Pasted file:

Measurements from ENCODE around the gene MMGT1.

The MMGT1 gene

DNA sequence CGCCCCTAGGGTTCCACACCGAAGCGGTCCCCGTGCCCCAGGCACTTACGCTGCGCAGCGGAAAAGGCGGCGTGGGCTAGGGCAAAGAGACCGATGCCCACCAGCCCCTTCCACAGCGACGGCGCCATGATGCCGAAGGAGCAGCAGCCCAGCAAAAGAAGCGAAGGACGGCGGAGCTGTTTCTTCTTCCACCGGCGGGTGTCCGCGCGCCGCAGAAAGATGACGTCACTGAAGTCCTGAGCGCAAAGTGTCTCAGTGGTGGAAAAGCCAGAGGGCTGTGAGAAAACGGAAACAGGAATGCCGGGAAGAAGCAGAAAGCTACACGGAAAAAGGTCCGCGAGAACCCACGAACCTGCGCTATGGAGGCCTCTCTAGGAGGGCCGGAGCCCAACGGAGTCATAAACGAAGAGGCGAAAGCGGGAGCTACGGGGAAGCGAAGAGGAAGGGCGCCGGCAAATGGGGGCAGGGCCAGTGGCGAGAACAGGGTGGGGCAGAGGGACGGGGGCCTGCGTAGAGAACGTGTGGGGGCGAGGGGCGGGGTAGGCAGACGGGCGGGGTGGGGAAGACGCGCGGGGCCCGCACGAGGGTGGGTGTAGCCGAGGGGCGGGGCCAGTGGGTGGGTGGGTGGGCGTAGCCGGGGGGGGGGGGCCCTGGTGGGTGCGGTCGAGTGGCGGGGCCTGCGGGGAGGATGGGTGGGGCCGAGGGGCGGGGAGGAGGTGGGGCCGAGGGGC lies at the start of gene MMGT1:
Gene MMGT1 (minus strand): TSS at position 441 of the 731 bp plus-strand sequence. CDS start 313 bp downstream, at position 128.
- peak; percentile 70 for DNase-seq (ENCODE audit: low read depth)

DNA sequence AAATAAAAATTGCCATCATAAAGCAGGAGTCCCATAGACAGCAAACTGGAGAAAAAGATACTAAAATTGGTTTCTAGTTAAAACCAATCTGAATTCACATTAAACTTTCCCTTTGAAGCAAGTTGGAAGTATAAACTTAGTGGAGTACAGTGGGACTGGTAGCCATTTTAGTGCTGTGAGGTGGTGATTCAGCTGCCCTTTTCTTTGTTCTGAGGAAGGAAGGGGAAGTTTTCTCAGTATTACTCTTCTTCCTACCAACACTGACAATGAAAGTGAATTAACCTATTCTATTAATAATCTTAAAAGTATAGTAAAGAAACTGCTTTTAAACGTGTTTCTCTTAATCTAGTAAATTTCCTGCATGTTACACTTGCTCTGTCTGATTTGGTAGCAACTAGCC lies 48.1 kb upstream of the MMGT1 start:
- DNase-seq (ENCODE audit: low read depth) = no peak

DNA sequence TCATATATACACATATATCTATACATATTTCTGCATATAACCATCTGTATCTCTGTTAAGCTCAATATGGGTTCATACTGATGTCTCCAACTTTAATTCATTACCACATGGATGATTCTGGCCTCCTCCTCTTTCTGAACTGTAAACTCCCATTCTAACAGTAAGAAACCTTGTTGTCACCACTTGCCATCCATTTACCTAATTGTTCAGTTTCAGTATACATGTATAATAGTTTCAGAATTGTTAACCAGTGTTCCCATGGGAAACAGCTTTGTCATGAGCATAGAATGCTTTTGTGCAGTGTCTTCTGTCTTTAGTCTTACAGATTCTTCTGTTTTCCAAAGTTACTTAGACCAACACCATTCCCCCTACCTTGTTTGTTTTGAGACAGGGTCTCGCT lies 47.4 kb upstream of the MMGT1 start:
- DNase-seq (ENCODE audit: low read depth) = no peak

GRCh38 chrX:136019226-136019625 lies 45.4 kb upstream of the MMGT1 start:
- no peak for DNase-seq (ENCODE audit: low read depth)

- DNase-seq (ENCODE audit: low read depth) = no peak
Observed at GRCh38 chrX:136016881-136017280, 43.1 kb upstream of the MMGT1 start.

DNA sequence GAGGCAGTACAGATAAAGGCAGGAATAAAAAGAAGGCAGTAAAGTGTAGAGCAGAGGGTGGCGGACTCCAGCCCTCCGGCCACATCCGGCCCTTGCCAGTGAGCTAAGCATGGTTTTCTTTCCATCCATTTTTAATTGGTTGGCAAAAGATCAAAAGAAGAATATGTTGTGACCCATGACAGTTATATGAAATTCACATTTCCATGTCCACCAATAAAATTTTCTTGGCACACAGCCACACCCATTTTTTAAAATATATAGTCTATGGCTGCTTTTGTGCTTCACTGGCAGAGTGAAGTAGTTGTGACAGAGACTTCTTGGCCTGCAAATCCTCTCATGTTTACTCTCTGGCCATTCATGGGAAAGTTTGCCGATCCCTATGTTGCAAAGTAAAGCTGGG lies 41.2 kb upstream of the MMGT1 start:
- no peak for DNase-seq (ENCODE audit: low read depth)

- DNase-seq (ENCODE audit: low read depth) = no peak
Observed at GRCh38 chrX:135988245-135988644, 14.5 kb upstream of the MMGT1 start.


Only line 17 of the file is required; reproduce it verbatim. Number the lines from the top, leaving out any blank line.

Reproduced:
Observed at GRCh38 chrX:135988245-135988644, 14.5 kb upstream of the MMGT1 start.